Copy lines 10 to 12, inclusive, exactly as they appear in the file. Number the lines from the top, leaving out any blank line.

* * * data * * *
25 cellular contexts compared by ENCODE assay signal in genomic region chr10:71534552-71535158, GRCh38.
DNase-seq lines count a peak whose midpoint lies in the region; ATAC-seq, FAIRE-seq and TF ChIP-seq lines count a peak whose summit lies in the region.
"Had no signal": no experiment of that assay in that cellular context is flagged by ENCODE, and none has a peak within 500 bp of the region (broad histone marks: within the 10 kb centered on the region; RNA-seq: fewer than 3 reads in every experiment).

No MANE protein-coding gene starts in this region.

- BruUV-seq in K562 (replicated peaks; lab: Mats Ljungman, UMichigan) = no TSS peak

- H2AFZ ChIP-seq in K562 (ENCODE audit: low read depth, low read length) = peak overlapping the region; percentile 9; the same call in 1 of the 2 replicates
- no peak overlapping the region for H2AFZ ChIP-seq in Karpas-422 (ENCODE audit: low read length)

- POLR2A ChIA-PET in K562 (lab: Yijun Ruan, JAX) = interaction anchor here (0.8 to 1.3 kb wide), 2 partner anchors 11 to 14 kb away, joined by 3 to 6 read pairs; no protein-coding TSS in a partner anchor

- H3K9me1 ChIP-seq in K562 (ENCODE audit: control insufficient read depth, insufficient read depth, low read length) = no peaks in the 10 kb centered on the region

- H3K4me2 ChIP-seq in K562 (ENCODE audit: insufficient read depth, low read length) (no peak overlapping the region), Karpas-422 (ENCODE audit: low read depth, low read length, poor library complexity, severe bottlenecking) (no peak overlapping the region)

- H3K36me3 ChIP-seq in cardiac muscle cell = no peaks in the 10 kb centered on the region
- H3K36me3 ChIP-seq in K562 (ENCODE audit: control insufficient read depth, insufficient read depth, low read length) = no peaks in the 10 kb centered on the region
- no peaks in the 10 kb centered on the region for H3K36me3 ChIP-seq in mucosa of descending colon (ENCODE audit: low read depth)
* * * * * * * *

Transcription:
- H3K4me2 ChIP-seq in K562 (ENCODE audit: insufficient read depth, low read length) (no peak overlapping the region), Karpas-422 (ENCODE audit: low read depth, low read length, poor library complexity, severe bottlenecking) (no peak overlapping the region)

- H3K36me3 ChIP-seq in cardiac muscle cell = no peaks in the 10 kb centered on the region
- H3K36me3 ChIP-seq in K562 (ENCODE audit: control insufficient read depth, insufficient read depth, low read length) = no peaks in the 10 kb centered on the region